2. Read the abstract of an article retrieved by a database. Capture the citation of desired articles in a usable form (get the issue number, date, etc.)
  3. Know the difference between searching a fulltext source such as JSTOR and an index and abstracting tool such as Political Science Abstracts, and when to use each.
  4. Construct more sophisticated Internet searches – the “deep web” special search features, etc.
  5. Critically evaluate content retrieved from print and online sources.
  6. Understand secondary and primary sources – how they relate to each other, strengths of each. Some introduction to U.S. and international government documents, newspapers, statistics, interviews, laws (including tracing bills, voting records, etc.) 
Third and Fourth
  1. Construct sophisticated searches of complex databases such as LexisNexis (use Boolean operators, proximity connectors) and specialized ones such as Index Islamicus.
  2. Use interlibrary loan to obtain articles not at Amherst, and books not in the Five Colleges.
  3. Bias and perspective – explore Ethnic and Alternative Press, Left Index, for example. Use World News Connection (news in translation around the world) to see different perspectives (what are they saying in Iraq about the war, for example.)
  4. Learn to use citation tracking systems to see who has cited particular articles, such as the Social Sciences Citation Index.
  5. Search WorldCat, national library catalogs and print bibliographies as appropriate to find books outside of the Five Colleges.
  6. More in-depth use of primary sources not available online and not cataloged (for example, U.S. Congressional hearings, statistical publications such as the BLS and Census, Foreign Relations of the United States, Public Papers of the Presidents, Foreign Broadcast Information Service, United Nations publications, etc. etc.)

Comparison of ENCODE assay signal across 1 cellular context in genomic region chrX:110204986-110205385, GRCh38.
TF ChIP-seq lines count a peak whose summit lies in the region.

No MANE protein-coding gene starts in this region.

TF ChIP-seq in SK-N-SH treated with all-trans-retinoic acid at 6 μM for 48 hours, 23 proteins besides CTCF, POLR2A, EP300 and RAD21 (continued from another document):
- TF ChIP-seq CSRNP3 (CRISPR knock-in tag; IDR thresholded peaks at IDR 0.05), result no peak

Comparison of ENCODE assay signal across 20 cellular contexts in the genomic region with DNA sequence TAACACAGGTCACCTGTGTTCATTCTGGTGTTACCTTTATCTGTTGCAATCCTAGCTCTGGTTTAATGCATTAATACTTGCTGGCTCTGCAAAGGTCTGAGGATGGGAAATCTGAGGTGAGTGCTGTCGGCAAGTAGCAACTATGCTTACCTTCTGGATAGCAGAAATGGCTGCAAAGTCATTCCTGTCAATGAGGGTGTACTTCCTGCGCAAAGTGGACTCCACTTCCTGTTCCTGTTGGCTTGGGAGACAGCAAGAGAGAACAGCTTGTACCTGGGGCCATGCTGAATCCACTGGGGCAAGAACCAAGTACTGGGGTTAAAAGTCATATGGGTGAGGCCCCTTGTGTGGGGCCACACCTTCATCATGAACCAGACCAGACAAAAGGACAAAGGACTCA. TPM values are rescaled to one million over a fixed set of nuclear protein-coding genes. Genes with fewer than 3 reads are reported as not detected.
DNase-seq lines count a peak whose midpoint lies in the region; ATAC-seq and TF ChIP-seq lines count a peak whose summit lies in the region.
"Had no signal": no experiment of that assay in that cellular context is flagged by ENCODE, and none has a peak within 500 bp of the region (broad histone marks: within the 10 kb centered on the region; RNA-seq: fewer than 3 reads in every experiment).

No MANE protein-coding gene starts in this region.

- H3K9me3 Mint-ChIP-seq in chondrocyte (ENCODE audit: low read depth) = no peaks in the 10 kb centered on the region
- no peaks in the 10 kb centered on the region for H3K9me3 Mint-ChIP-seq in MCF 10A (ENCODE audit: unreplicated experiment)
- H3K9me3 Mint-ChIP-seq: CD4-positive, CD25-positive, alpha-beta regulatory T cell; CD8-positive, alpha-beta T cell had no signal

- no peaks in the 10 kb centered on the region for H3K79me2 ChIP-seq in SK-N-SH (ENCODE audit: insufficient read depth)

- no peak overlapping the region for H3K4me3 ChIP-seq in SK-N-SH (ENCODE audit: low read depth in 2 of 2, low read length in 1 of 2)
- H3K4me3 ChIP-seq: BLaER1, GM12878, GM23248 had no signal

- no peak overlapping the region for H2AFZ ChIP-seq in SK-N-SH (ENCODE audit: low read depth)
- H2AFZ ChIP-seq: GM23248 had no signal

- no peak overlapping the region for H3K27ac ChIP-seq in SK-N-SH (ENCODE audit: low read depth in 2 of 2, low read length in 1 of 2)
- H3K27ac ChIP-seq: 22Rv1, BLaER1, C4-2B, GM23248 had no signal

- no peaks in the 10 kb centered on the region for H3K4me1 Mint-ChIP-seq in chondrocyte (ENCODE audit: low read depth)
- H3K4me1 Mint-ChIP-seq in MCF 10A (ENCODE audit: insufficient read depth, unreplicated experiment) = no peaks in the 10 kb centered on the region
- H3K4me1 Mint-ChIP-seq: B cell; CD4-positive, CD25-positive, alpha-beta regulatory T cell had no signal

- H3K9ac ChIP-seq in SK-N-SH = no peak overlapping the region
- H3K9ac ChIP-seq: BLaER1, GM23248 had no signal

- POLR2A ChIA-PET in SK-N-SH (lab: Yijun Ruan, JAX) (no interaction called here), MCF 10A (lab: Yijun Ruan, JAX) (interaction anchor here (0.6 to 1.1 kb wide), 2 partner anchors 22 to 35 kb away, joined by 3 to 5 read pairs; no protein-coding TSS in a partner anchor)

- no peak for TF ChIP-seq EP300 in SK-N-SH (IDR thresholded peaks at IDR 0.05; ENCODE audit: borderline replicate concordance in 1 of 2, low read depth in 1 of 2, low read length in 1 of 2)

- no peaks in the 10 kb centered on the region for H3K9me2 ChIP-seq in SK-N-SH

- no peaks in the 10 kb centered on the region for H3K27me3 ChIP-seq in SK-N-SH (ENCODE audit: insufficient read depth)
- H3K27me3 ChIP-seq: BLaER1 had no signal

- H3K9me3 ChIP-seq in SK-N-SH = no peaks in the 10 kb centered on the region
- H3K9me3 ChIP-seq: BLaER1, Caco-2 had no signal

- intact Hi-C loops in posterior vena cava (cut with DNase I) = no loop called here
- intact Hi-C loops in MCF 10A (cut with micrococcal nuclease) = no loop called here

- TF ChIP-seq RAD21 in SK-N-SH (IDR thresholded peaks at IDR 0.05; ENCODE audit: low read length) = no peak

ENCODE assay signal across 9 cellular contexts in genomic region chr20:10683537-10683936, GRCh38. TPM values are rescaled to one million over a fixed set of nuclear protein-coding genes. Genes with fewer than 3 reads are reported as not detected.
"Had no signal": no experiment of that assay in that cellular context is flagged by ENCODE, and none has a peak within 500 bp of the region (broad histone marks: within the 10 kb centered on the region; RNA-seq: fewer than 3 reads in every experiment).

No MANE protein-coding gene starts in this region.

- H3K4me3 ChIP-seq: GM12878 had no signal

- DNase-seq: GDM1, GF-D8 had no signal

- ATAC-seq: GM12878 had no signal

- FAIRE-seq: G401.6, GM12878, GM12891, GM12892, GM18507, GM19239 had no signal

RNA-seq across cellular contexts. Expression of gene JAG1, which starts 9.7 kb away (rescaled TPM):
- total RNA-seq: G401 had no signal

7. Know how to organize a large body of citations, export them to a citation manager such as EndNote or Zotero and format them appropriately in footnotes and bibliographies.
  8. Unpublished material –“grey literature”, conference proceedings, AC student theses, dissertations.
  9. Comprehend how political science relates to other disciplines and their tools in areas with overlap such as economics and law.

Readings Before the First Week: ACRL Info Lit

  • Edge, Jayne W. “The Need for Strategic Planning in Academia.” T H E Journal (October 2004): 40- .
  • Shapiro, Jeremy J. and Hughes, Shelley K. “Information technology as a liberal art.” Educom Review (March/April 1996): 31- .
  • Grassian, Esther. “Building on Bibliographic Instruction.” American Libraries (October 2004): 51-

Creating a Comprehensive Plan for Information Literacy

I will be participating in the ACRL Online Seminar Creating a Comprehensive Plan for Information Literacy from April 7-28, 2008. The goal of the seminar is to complete:

  • A plan for assessment of an aspect of your information literacy program
  • A strategy for putting your plan on paper
  • A draft comprehensive plan for information literacy

I will post the citations (or links to the fulltext) of our readings, and try to summarize what I am learning as well as requesting input from all the people in the library who are involved with instruction.